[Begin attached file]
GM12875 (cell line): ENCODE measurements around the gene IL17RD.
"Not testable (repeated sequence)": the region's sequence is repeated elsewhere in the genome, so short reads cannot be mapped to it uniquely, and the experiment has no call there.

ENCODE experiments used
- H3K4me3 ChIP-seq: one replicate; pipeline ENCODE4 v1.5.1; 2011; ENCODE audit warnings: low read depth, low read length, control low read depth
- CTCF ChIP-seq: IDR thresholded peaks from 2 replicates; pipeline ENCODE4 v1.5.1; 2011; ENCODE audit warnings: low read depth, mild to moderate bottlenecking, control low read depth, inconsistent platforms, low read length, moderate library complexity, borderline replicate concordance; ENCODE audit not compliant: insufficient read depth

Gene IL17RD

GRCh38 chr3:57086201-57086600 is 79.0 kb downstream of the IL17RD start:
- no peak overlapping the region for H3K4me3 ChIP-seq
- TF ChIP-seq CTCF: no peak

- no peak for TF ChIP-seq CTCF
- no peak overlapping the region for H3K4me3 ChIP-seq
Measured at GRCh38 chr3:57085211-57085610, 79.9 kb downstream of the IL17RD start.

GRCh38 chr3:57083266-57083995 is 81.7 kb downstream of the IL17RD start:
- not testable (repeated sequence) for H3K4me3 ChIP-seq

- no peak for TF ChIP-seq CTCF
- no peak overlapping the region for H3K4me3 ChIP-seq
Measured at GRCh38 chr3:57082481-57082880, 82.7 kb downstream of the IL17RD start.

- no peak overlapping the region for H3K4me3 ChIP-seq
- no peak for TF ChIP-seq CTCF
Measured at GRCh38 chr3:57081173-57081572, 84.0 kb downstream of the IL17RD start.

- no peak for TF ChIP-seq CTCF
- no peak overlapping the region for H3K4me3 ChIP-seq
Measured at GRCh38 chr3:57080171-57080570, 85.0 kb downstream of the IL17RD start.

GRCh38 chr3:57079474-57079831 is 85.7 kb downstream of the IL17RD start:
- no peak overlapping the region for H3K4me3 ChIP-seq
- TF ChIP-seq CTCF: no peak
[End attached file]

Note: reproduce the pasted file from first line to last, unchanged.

GM12875 (cell line): ENCODE measurements around the gene IL17RD.
"Not testable (repeated sequence)": the region's sequence is repeated elsewhere in the genome, so short reads cannot be mapped to it uniquely, and the experiment has no call there.

ENCODE experiments used
- H3K4me3 ChIP-seq: one replicate; pipeline ENCODE4 v1.5.1; 2011; ENCODE audit warnings: low read depth, low read length, control low read depth
- CTCF ChIP-seq: IDR thresholded peaks from 2 replicates; pipeline ENCODE4 v1.5.1; 2011; ENCODE audit warnings: low read depth, mild to moderate bottlenecking, control low read depth, inconsistent platforms, low read length, moderate library complexity, borderline replicate concordance; ENCODE audit not compliant: insufficient read depth

Gene IL17RD

GRCh38 chr3:57086201-57086600 is 79.0 kb downstream of the IL17RD start:
- no peak overlapping the region for H3K4me3 ChIP-seq
- TF ChIP-seq CTCF: no peak

- no peak for TF ChIP-seq CTCF
- no peak overlapping the region for H3K4me3 ChIP-seq
Measured at GRCh38 chr3:57085211-57085610, 79.9 kb downstream of the IL17RD start.

GRCh38 chr3:57083266-57083995 is 81.7 kb downstream of the IL17RD start:
- not testable (repeated sequence) for H3K4me3 ChIP-seq

- no peak for TF ChIP-seq CTCF
- no peak overlapping the region for H3K4me3 ChIP-seq
Measured at GRCh38 chr3:57082481-57082880, 82.7 kb downstream of the IL17RD start.

- no peak overlapping the region for H3K4me3 ChIP-seq
- no peak for TF ChIP-seq CTCF
Measured at GRCh38 chr3:57081173-57081572, 84.0 kb downstream of the IL17RD start.

- no peak for TF ChIP-seq CTCF
- no peak overlapping the region for H3K4me3 ChIP-seq
Measured at GRCh38 chr3:57080171-57080570, 85.0 kb downstream of the IL17RD start.

GRCh38 chr3:57079474-57079831 is 85.7 kb downstream of the IL17RD start:
- no peak overlapping the region for H3K4me3 ChIP-seq
- TF ChIP-seq CTCF: no peak